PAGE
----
Born in Washington, D.C. in 1928 to an unmarried woman, Albee was quickly adopted by wealthy New York couple Reed Albee, a vaudeville theater chain heir, and socialite Frances Cotter Albee. Rebellious from early on, Albee was expelled from a prep school and a military academy before graduating from the prestigious Choate School. His formal education ended when he was expelled from Trinity College in Connecticut. After leaving college, he lived in Greenwich Village where he wrote, did odd jobs and got by on trust fund payouts. More than once Albee told reporters that his parents didn’t know how to parent and he didn’t know how to be son.

Ford’s Theatre Artistic Director Paul Tetreault is saddened by the loss of his friend. Prior to taking the helm at Ford’s, Tetreault produced six or seven Albee plays at Houston’s Alley Theatre where Albee was often present and sometimes directed the productions. He describes Albee, who was known in theater circles as short tempered and difficult, as a bit misunderstood.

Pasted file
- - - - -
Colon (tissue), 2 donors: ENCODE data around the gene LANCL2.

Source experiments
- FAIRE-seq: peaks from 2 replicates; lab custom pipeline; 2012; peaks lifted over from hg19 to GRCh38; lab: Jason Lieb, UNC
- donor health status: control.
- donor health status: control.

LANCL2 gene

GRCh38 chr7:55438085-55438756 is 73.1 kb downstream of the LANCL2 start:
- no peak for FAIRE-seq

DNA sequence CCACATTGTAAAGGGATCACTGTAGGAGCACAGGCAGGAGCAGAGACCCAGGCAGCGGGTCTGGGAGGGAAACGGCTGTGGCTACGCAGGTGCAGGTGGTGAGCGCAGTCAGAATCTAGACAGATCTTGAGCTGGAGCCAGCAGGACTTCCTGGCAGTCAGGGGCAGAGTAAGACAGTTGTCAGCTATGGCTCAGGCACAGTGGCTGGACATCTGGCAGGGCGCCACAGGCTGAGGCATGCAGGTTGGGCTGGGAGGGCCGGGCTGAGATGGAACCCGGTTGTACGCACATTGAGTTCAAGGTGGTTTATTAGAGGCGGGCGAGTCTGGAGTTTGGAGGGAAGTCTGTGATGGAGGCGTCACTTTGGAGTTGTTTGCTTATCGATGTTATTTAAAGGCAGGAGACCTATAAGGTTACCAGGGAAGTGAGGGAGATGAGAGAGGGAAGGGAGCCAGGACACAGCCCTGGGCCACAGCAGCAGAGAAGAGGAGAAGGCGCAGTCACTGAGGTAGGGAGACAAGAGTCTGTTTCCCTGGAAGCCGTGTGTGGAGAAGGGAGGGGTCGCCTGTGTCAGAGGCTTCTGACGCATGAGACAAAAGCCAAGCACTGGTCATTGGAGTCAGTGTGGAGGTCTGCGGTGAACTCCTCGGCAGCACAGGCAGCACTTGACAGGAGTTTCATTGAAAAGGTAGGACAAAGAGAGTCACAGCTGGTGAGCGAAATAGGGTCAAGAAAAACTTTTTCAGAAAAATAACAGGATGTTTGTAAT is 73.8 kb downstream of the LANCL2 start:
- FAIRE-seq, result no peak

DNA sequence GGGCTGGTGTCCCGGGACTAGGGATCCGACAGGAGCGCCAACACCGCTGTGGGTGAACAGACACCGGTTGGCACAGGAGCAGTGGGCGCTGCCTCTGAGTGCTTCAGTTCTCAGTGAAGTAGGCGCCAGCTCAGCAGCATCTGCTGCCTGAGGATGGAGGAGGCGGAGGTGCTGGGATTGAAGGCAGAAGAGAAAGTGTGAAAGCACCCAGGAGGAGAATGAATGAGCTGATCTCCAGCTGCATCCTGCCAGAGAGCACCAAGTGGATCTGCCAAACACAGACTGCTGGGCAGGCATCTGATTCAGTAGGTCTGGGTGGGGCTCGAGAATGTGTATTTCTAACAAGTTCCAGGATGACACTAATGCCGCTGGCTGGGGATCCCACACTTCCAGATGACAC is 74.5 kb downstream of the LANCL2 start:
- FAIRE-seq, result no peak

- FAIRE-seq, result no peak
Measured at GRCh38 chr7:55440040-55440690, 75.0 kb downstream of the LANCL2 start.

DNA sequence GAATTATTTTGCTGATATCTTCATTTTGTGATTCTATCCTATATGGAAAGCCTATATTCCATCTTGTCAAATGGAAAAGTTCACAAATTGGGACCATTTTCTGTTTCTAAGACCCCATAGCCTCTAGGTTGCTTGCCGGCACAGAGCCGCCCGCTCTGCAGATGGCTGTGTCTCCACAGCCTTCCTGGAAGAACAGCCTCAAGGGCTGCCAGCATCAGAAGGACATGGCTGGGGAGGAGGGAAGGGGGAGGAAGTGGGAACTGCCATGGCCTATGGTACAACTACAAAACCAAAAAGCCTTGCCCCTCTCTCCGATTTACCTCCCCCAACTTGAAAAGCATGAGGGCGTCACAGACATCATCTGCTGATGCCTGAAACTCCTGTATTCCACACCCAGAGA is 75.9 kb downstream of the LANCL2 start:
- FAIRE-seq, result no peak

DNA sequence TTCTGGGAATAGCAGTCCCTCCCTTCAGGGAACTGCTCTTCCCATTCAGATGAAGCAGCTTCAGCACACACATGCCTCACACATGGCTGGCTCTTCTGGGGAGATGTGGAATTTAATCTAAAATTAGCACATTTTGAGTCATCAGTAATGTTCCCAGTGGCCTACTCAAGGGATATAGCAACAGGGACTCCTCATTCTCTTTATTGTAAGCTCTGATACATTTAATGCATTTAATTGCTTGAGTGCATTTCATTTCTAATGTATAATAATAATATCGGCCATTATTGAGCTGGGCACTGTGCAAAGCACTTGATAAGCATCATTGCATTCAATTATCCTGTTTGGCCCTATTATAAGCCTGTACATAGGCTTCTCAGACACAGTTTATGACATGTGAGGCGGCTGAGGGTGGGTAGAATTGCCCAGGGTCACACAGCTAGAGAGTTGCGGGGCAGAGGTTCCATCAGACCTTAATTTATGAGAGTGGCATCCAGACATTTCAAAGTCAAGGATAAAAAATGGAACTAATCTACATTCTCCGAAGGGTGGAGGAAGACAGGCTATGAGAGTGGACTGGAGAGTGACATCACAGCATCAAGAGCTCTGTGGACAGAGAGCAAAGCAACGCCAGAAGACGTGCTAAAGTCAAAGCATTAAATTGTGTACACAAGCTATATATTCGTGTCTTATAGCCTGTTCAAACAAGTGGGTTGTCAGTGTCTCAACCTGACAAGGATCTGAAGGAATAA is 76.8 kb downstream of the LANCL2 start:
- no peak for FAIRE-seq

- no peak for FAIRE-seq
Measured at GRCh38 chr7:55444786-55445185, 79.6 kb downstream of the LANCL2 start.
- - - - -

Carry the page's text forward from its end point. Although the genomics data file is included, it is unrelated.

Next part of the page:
“Underneath the gruff exterior, he was a teddy bear,” Tetreault says. “And he believed in helping young theater artists and fine artists and would do almost anything for them. His commitment and dedication to young people was extraordinary. Eight years ago when Albee was 80, I heard him speak at Dickinson College. He spoke for an hour without notes, and took questions from the students for 45 minutes, standing the entire time. It was remarkable.”

Ever since arriving at Ford’s in 2004 with the intention of producing American classics, Tetreault wanted to do an Albee play. And now he’s realizing the goal with a winter production of “Virginia Woolf” staged by Aaron Posner and featuring a local cast including out actor Holly Twyford as Martha.

“We scheduled this long before we knew he wasn’t going to make it,” Tetreault says. “The play is one of the greatest ever written. It has comedy, drama, tragedy and pathos. As Martha, Holly will stretch every muscle she has as an actress. I think she’s going to be a complete revelation. I’m sorry Edward is going to miss it.”